IN THE beginning of its growth sarcoma of the choroid does not cause detachment of the retina. It is after the tumor becomes larger that it causes the retina to separate from the choroid, and into the space thus formed an albuminous fluid is extravasated (serous detachment). Not infrequently the retina remains adherent to the head of the sarcoma—solid detachment—while along its sides the fluid presses the retina away from both the tumor and the choroid. The present paper is concerned only with the early stage of the detachment, before it has become total and before glaucoma has set in.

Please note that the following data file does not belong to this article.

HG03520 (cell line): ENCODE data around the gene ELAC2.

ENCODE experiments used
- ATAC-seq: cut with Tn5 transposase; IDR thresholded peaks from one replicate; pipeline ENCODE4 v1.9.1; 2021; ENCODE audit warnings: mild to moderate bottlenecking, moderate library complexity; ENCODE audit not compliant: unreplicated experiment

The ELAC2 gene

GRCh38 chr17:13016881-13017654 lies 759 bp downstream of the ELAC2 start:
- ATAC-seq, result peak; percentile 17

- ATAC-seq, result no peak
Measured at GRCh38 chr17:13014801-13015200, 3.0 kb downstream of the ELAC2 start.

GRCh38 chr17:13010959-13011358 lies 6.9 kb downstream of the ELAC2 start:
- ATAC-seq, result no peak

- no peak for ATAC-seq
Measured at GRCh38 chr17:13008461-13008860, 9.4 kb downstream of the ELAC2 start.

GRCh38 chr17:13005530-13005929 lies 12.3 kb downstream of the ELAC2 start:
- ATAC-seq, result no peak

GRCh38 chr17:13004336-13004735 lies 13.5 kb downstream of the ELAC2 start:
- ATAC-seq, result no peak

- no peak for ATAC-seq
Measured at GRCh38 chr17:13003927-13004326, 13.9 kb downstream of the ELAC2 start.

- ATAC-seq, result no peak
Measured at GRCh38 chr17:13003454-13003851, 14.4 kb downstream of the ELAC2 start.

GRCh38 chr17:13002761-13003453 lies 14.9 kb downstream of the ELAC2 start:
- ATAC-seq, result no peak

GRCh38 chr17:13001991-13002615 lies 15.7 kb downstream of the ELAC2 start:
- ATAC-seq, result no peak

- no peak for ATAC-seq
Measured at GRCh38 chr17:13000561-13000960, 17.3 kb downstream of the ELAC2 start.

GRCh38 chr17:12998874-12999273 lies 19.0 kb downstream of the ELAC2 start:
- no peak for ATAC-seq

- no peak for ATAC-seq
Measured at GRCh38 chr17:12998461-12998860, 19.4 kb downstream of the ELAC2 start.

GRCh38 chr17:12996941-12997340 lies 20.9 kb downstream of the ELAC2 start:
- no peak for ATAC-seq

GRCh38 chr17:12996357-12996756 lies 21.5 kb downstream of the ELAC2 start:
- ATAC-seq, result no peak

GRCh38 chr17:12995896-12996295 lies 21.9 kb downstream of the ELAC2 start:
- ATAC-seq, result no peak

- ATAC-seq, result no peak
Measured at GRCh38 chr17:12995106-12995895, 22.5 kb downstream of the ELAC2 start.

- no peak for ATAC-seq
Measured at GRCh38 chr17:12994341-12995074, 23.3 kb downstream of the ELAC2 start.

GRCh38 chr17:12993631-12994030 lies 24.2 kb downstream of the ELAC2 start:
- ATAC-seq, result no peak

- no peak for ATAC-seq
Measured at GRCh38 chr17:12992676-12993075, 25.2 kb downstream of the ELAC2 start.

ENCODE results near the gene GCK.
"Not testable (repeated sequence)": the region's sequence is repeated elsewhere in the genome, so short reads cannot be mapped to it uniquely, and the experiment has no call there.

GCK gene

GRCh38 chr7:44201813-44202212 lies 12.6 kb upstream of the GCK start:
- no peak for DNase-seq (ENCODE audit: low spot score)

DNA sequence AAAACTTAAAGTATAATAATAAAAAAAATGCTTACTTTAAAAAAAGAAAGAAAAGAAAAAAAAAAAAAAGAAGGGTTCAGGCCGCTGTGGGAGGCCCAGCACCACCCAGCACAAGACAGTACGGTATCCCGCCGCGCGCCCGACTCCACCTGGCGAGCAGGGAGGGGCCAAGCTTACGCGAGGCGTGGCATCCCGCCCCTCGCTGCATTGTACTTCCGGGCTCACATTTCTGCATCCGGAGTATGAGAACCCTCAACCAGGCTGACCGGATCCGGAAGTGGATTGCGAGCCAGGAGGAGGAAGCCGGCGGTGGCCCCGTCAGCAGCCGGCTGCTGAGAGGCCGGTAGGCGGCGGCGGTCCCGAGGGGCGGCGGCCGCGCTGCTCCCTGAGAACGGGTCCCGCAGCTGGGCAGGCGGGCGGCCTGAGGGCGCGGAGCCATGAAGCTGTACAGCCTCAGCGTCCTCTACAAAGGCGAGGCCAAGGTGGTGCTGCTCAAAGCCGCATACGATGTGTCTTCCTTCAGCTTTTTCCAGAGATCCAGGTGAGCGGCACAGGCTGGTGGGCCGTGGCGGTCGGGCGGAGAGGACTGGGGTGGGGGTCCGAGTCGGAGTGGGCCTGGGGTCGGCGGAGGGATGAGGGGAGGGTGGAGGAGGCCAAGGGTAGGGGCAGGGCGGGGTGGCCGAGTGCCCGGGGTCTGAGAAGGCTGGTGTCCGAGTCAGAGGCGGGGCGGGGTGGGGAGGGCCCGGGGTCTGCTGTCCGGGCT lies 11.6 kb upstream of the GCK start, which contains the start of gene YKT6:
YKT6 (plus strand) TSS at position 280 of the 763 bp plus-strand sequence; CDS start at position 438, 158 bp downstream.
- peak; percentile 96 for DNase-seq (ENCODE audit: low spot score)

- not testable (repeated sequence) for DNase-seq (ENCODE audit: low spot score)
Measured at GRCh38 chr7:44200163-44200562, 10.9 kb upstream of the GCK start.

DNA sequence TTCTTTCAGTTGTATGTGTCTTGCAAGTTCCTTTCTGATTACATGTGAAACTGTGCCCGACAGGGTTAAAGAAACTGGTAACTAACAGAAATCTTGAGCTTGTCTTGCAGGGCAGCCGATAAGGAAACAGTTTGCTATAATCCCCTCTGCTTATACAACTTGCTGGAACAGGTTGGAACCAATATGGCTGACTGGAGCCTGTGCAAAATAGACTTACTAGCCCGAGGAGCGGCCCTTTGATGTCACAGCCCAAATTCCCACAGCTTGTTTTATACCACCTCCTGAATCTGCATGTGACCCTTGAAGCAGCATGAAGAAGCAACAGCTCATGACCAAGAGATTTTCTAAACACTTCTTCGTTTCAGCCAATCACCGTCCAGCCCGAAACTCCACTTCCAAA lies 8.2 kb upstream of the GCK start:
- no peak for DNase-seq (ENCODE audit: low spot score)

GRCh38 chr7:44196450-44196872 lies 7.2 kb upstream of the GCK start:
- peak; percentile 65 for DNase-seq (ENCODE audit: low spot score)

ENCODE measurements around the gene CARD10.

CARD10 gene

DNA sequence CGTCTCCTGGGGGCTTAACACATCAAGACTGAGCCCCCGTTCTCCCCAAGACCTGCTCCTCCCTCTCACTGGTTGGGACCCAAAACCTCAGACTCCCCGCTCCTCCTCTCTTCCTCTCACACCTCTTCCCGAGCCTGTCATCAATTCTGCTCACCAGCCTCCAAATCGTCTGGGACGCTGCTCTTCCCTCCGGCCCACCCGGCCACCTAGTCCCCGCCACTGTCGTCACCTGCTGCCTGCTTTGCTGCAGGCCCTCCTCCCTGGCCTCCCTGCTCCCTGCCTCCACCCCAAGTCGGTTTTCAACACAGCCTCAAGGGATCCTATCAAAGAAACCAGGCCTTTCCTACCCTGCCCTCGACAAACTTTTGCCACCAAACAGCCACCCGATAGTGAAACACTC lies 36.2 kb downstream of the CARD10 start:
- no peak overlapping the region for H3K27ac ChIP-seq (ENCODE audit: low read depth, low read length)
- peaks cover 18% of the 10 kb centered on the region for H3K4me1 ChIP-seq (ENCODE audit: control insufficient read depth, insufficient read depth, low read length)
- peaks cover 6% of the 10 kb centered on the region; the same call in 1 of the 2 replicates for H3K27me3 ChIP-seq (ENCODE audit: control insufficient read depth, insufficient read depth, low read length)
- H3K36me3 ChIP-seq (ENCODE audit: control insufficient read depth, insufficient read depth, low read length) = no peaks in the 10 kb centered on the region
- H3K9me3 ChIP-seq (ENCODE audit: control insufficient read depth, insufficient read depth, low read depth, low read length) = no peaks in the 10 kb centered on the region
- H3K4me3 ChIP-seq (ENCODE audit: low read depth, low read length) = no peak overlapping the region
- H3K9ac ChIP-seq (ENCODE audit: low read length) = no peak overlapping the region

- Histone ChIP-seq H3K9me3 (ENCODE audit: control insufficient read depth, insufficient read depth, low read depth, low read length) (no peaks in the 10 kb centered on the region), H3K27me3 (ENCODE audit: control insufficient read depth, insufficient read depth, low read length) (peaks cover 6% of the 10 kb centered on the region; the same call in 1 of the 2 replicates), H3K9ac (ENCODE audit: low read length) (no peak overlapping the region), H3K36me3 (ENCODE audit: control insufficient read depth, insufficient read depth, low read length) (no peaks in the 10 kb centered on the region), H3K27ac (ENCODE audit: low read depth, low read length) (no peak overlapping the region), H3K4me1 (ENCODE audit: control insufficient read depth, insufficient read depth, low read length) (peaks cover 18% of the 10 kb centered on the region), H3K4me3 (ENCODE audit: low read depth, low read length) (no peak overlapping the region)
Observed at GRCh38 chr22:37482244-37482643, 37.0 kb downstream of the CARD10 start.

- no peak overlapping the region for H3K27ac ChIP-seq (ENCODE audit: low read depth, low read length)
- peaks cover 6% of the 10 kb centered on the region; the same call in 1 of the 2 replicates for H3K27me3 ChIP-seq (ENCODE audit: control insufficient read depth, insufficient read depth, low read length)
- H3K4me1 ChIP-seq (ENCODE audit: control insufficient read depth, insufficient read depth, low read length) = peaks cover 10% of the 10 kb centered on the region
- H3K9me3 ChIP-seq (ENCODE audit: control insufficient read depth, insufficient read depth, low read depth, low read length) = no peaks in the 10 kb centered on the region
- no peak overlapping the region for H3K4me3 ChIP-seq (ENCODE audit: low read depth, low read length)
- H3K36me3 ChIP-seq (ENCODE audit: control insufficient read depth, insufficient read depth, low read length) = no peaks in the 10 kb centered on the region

At a meeting of the Ophthalmological Society of Vienna in 1935, Salzmann1 showed microscopic preparations of early sarcoma of the choroid in which, in addition to the ophthalmoscopically visible detachment of the retina confined to the neighborhood of the tumor, there existed on the opposite side of
SAMUELS B. DETACHMENT OF THE RETINA IN EARLY SARCOMA (MALIGNANT MELANOMA) OF THE CHOROID. Arch Ophthalmol. 1949;42(5):620-627. doi:10.1001/archopht.1949.00900050630011